However good your table saw is, the cut will only be as good as the blade fitted. Let’s look at important points and how to choose the right one for the job.
In a previous blog I talked a little about the versatility of the table saw and how to operate it safely. To realize its full potential the right blade must be fitted. Condition of the blade is also important. Blunt, chipped or missing teeth, a warped plate and resin build up will drastically reduce the accuracy and effective cutting power of your saw.
TYPES OF BLADES.
I’ll only look at Tungsten Carbide Tipped (TCT) Blades. High Speed Steel blades are rare these days, although they still have a place in specialist applications where their much thinner kerf and greater initial sharpness outweigh their disadvantages.
FLAT TOP (FC)
Flat top or raker blades have their teeth ground square across the top, giving a chisel shape to each tooth. This pattern, with its chopping rather than slicing action, gives good waste clearance and fast cutting with the grain. It is most suitable for ripping, used for cross cutting it will produce a poor finish and severe tear out.
ALTERNATE TOP BEVEL (ATB)
ATB blades have their teeth ground at alternate bevel angles, one tooth angled one way, the next the other way. This gives a slicing action to both sides of the blade, making it the most suitable for cross cutting.
ATB blades with extreme bevel angles are used for clean cutting of veneers, laminates and melamine faced boards. They produce a superb finish and are especially good for mitering. Their downfall is that they wear very quickly.
Combination blades are also available which feature both ATB and FT tooth patterns. The idea is that they should give a good finish together with fast waste clearance. In practice they don’t perform noticeably better that an ATB blade with a modest bevel angle. They will leave a flat bottomed kerf when used for grooving though.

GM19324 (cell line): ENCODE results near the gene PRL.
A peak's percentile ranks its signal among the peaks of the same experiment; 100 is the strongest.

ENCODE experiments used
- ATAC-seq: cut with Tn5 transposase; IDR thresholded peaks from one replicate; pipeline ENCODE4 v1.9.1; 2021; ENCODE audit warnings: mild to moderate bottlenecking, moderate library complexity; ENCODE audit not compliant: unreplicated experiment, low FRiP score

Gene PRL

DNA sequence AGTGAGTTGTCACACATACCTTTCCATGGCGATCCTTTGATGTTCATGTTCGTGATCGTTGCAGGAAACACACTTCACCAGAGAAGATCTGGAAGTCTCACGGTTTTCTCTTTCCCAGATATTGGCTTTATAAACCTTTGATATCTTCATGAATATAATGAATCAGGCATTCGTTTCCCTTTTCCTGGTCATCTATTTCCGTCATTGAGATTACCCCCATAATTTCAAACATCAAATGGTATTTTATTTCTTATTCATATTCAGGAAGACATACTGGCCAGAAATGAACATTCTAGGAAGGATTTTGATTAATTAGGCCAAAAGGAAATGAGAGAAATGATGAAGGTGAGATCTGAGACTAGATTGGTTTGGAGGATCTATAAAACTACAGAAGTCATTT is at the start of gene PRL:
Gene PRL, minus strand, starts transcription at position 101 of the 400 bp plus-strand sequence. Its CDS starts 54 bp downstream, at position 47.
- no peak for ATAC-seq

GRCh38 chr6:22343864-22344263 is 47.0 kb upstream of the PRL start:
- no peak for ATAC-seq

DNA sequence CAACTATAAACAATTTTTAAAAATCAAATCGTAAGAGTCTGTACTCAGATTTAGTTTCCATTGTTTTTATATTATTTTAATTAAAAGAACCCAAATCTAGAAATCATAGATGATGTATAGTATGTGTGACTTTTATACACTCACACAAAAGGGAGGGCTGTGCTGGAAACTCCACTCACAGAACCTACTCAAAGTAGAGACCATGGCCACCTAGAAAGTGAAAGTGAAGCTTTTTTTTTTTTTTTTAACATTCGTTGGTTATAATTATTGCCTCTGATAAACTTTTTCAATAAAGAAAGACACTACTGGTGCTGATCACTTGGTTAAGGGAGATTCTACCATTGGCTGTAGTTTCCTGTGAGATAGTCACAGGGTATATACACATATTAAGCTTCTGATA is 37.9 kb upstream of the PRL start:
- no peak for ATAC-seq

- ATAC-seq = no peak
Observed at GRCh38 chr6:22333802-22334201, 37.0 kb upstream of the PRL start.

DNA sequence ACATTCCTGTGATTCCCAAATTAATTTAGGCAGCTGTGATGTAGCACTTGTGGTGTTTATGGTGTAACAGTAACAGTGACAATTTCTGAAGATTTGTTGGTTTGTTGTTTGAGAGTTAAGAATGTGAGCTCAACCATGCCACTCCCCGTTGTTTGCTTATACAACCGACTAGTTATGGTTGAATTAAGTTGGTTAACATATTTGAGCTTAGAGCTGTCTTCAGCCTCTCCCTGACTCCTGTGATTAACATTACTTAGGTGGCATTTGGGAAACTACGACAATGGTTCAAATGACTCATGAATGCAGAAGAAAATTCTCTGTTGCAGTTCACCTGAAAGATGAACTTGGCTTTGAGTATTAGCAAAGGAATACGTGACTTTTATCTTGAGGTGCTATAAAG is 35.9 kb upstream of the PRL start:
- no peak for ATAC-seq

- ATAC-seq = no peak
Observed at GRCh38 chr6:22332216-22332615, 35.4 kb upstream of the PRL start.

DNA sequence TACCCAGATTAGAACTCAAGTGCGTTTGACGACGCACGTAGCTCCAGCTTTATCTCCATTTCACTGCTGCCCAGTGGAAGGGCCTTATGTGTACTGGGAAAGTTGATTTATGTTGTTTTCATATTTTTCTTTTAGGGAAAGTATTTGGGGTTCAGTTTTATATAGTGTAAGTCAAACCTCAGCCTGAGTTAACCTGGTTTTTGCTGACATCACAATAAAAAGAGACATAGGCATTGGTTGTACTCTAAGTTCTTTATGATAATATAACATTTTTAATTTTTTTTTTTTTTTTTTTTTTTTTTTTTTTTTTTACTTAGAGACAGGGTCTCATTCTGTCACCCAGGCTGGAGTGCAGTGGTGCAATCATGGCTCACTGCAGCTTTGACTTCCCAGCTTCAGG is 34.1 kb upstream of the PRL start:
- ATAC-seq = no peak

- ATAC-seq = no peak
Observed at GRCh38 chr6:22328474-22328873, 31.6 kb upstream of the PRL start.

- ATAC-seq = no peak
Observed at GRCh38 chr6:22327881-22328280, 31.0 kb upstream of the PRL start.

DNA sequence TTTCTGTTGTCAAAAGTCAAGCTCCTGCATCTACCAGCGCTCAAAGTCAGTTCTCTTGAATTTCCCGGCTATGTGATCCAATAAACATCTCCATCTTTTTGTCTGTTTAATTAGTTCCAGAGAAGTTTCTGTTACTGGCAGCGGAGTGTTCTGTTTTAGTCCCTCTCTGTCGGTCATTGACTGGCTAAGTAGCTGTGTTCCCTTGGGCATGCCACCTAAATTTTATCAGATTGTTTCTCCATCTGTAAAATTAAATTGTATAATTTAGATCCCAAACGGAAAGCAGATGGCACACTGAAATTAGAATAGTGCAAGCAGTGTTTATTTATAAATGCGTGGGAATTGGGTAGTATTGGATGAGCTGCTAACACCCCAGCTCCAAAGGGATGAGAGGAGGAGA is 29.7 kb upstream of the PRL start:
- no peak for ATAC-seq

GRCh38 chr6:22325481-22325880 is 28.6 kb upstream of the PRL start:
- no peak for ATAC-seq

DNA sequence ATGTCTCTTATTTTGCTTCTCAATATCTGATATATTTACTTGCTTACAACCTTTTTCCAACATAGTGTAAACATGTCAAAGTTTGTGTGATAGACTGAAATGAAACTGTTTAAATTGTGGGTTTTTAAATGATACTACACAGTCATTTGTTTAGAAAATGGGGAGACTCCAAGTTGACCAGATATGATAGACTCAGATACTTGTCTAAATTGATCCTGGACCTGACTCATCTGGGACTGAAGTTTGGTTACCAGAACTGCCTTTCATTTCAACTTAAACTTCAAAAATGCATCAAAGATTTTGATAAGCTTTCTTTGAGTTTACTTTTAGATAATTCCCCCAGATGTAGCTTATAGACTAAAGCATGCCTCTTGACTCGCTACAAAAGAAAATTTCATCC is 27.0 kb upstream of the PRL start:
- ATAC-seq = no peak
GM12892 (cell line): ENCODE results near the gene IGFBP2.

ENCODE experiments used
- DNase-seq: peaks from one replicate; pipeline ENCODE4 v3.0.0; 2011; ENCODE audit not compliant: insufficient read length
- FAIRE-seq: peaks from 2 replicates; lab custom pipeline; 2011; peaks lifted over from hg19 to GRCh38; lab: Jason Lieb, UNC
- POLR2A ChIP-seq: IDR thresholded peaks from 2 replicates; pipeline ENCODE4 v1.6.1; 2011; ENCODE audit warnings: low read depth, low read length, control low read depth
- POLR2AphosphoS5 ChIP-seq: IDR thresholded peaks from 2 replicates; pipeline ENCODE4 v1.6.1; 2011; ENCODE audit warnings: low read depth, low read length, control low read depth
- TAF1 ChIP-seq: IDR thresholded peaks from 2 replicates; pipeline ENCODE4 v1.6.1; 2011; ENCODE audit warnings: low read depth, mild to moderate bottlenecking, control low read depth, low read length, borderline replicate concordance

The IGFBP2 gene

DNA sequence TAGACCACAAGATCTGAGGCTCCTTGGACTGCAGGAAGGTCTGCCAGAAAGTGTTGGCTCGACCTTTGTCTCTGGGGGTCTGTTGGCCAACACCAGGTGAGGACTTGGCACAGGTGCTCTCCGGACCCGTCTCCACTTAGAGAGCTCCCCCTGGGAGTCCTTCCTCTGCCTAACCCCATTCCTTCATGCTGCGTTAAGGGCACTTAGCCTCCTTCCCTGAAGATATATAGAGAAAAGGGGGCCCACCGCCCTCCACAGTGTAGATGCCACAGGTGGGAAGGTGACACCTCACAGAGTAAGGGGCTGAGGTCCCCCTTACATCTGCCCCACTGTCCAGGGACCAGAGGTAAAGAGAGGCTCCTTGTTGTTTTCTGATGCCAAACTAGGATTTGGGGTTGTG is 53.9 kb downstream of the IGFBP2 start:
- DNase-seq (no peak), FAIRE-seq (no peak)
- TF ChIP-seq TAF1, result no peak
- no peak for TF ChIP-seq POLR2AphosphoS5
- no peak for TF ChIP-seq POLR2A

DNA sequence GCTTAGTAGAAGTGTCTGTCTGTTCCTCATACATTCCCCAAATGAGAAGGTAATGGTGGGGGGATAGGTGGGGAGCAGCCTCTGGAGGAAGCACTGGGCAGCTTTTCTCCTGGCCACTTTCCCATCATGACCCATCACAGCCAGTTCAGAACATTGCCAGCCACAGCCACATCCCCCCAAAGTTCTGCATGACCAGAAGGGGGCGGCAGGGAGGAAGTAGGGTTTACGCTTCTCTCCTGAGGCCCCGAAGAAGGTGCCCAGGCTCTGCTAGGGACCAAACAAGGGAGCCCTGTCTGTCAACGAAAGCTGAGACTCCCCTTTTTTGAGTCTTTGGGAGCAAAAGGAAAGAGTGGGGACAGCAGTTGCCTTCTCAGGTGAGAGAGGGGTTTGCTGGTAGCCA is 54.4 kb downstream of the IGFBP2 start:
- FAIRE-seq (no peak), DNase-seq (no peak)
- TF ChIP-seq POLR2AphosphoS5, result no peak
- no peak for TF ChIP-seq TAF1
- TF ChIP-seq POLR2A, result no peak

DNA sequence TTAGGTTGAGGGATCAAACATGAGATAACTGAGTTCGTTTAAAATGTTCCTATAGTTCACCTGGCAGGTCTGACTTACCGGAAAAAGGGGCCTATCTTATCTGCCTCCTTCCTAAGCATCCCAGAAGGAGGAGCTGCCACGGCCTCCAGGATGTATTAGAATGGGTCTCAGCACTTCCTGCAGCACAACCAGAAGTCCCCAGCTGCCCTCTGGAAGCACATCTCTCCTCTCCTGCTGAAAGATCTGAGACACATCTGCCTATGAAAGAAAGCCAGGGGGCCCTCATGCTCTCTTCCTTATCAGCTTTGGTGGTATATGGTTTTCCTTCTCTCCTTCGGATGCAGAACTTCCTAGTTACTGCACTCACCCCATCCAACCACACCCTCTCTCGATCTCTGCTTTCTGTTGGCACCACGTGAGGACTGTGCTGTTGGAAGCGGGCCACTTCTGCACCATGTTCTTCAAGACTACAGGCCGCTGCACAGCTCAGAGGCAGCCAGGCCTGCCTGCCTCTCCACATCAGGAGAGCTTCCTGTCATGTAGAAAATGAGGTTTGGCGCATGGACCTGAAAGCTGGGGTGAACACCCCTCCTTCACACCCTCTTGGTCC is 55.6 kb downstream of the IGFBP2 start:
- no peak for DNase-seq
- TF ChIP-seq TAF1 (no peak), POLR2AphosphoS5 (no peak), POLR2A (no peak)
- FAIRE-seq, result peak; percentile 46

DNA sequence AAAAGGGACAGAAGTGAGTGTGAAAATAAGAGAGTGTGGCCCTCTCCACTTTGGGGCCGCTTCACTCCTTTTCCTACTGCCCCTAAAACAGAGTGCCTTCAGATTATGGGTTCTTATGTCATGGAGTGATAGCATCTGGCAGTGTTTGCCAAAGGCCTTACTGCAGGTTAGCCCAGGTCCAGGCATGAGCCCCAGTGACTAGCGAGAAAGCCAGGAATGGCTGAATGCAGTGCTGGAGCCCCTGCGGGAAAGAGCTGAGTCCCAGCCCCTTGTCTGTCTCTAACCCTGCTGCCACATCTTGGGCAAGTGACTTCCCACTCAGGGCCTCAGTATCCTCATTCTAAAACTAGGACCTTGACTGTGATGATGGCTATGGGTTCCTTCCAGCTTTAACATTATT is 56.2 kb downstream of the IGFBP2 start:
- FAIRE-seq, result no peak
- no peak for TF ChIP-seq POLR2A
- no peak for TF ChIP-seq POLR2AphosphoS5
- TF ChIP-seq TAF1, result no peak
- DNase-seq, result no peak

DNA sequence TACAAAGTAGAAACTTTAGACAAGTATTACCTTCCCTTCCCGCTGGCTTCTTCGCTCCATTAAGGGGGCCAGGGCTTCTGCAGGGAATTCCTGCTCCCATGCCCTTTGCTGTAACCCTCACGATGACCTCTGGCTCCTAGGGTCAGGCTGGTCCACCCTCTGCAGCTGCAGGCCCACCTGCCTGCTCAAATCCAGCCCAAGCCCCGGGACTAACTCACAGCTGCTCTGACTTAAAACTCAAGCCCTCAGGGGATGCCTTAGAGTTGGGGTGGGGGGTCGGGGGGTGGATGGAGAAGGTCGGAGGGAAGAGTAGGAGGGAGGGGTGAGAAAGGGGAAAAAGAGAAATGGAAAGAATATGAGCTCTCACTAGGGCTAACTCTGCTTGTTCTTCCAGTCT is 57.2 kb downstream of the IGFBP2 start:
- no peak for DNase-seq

These blades have teeth which are ground in 2 alternate patterns: first is an FT grind with chamfered corners, second a lower profile standard FT grind. The chamfered tooth cuts the centre of the kerf whilst the following raker tooth cuts the sides. The whole purpose of this pattern is to minimize tear out, especially on melamine faced board. These specialized blades are generally produced with zero or even negative rake angle to resist wear from abrasive materials such as MDF.
CLARIFYING TOOTH ANGLES.
The Rake Angle
is the angle at which the face of each tooth is ground, measured against the radius of the blade. As a general rule, the greater the rake angle, the faster and rougher the cut. Thus a deep ripping blade might have a rake of 18º to 20º, a general purpose blade around 15º, a good cross cut blade about 10º and a specialized blade for melamine board anything from 5º to -7º.